The Co-operative Bank is seeking to raise an additional £400m after discovering further legacy issues relating to missold payment protection insurance and interest rate swaps.
In an announcement this week, the bank says its capital position is weaker than previously thought after discoveries made in an ongoing review of its legacy operations, assets and liabilities.
The bank expects to make a pre-tax loss of between £1.2bn and £1.3bn for 2013 in full results published on or before 8 April.
Co-op Bank chief executive Niall Booker says: “The starting capital position of the bank for the four- to five-year recovery period is weaker than in the plan announced last year.”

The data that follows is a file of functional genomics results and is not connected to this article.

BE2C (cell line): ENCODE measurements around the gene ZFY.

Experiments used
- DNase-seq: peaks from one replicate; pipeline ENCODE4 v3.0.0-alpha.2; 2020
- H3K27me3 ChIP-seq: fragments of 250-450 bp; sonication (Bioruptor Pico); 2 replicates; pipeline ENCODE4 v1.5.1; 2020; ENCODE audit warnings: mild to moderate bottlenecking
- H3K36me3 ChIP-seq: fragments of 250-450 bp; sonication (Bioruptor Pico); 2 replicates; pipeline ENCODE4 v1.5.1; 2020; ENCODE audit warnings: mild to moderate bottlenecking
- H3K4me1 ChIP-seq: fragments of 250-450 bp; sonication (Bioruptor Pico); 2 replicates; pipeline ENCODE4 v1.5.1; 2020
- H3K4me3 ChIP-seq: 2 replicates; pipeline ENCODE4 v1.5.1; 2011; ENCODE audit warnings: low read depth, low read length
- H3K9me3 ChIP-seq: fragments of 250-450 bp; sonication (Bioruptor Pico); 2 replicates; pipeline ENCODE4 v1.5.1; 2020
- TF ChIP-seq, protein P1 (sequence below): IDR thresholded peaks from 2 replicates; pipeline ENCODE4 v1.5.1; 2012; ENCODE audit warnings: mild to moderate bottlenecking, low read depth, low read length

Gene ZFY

The bank expects to report £400m in charges relating to conduct and legal documentation issues for 2013 and costs of £40m relating to the separation of the Co-op Bank from the Co-op Group.
The Co-op Bank had to be rescued last year after it was left with a £1.5bn capital shortfall. Many of its troubles stemmed from the merger with Britannia Building Society in 2009.
In November, it announced that a group of private investors would inject nearly £1bn into the bank in exchange for a 70 per cent ownership stake.
Jacksons Wealth Management managing director Pete Matthew says: “£400m is a lot of money and the whole thing looks like a catastrophic mess.”